Walt: Oh they always treat us great. It was one of those places that you would show up there and t-shirts for the place will get thrown at you five minutes after you walk in the door. Believe me, to touring bands, free shirts that are nice are pretty awesome. And a lot of bands remember that. They would walk in and Kevin or one of them would chuck us a shirt. They’d go ‘Oh, check this out’. It was a free shirt for you. And we’d be coming off with no laundry. Some of us hadn't showered in days, and we’d get this free shirt and it was like those guys, and that atmosphere, and the employees there, made you feel like you were totally welcome. Nothing was off limits. It would be like walking into someone’s house and the first time you’re in there they go ‘Oh there’s a turkey roast in the oven, pick at it if you want, we've got some pumpkin pie, we got some cranberry sauce for you’. It was a big, giant Thanksgiving dinner the minute you walk in, and everything smells like fresh baked cookies. For a rock band, they were and will continue to be, a great home base. So yeah, fast forward a couple of years we’d be on tour in weird parts of the country, and sometimes overseas, and all these other bands would be talking and whatever, and they’d be like ‘Oh The Machine Shop, I love that place’, and on top of it I think that Michigan in general, and Detroit, and Flint, there are real rock fans. It’s just like St. Louis and Philadelphia. It’s like these blue collar, eastern cities. And we even felt that way in Tokyo, believe it or not. It’s the same type of thing. Actually, funnily enough I had my wife years later take a Machine Shop shirt, cut up the whole back, and sew it onto the back of a jean jacket for me, and I went to Japan and I wore that when we sold out The Liquid Lounge, which is like 1,200 people. We sold that out two nights in a row our first time in Tokyo. And we showed up and literally I walked into the audience and the fans ripped the jacket off of my back. I think we have an old film somewhere. It was really funny because I literally brought a piece of The Machine Shop to Japan with me, and never got it back.
ToddStar: Well you've got two opportunities to get another shirt to put on a jacket.
Walt: Yeah, right.
ToddStar: You guys are playing there September 6th and 7th, you’re doing two shows, and you guys are doing something special withthese shows. You care to elaborate on that a little bit?
Walt: The first night we’re going to do the album Show & Tell in its entirety, and the reason for that was a lot of our fans out there haven’t seen us play in years, and they know that record well. So rather than come through and be like ‘Here’s a bunch of new songs that none of you know, that we’re still recording and working on for an album that you haven’t purchased, or stolen, or seen’. We thought it would be kind of a slap in the face. So we figured it would be fun, we’ll do that, and then the next night we’ll play some of the stuff from Show & Tell, we’ll play some new ones, we’ll play some covers, and just really have an all-out fun time. Those nights are really just for anyone who is a fan of rock music in general, and if you've been to our shows you know what it’s like. It’s canned chaos. It’s a nutty experience. I literally will get drunk and I will cut my guitar player’s cable just to see what happens. That’s just a small dose of it. And I usually have like 150 ft cable, and it’s just a big fun experience, and a lot of the fans that have come to shows before come again, they bring their friends and stuff. It’s just a good time. So the second night all the real die-hards can come out and they can hear all the new stuff, and you know, people that maybe came the first night that never saw us before and they love it, and they want to see some more, and they come and check that out. So yeah.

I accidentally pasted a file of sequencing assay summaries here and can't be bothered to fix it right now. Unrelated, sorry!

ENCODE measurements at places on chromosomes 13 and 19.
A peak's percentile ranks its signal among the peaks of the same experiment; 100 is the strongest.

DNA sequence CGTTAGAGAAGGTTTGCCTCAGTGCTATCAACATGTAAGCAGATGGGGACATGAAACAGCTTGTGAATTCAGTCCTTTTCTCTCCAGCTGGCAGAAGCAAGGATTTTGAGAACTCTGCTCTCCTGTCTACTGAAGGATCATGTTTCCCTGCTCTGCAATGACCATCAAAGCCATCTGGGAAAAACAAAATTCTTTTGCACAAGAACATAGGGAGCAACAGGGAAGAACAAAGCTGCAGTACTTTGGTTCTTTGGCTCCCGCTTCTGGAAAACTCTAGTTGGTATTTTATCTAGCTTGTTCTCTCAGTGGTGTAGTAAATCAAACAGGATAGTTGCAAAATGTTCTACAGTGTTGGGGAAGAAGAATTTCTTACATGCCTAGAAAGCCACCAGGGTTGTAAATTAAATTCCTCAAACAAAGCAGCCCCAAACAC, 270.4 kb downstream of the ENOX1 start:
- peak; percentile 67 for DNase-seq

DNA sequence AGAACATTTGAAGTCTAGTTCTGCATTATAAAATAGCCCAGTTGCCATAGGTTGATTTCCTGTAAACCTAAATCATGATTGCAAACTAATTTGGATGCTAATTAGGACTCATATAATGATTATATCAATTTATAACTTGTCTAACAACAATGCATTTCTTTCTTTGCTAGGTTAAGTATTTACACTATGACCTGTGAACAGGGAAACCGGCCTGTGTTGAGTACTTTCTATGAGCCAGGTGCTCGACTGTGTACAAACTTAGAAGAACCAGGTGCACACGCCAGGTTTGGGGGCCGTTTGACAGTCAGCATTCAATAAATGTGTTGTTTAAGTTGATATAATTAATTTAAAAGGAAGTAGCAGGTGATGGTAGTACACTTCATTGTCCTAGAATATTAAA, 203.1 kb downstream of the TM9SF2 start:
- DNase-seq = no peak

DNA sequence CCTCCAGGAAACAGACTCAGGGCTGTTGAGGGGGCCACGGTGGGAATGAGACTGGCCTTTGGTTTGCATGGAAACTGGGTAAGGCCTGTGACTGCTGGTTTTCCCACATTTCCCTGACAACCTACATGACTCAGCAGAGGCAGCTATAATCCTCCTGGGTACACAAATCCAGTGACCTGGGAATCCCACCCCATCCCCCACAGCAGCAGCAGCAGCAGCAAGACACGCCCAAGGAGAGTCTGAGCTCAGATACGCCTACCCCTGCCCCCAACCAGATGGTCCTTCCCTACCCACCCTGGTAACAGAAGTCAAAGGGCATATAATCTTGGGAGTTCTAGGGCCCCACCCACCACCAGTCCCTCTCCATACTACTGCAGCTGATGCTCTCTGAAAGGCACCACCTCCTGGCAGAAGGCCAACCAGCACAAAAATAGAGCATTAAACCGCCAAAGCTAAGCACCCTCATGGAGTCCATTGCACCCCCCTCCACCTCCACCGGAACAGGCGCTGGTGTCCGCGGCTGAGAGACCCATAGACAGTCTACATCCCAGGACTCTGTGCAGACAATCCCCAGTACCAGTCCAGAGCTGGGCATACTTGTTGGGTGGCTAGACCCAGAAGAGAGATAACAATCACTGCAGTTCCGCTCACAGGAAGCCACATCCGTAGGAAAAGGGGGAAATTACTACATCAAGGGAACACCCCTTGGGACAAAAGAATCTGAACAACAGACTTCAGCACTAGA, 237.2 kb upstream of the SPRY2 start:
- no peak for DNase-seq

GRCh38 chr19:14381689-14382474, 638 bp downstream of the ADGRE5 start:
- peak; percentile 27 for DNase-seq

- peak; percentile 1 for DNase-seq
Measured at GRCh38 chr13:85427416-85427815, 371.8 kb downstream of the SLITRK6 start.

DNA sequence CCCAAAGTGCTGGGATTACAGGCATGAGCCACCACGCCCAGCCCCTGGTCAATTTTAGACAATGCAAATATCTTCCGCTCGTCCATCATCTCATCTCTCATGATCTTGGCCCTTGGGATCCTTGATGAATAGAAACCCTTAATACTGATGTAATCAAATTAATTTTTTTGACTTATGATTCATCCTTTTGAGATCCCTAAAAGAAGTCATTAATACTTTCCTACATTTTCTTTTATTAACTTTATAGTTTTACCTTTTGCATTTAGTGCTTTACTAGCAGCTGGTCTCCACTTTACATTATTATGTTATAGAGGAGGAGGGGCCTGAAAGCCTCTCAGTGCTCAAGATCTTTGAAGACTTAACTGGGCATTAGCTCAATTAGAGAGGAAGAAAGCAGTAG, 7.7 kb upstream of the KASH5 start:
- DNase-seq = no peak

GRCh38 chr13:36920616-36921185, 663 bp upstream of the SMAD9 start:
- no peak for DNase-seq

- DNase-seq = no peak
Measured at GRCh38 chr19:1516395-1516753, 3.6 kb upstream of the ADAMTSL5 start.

ToddStar: Very cool.
Walt: That’s going to be pretty much it in a nutshell. And obviously each night we’re going to cater the set list a little differently, and some of them will have some jam sessions, it’s not even going to be on the set list, we’ll just get drunk and see what happens and feel it.
ToddStar: Very cool. I know you're a busy man, so I've got a couple more if you don’t mind.
Walt: Take your time.
ToddStar: Who made you want to pick up a mic and sing, Walt?
Walt: My older sister.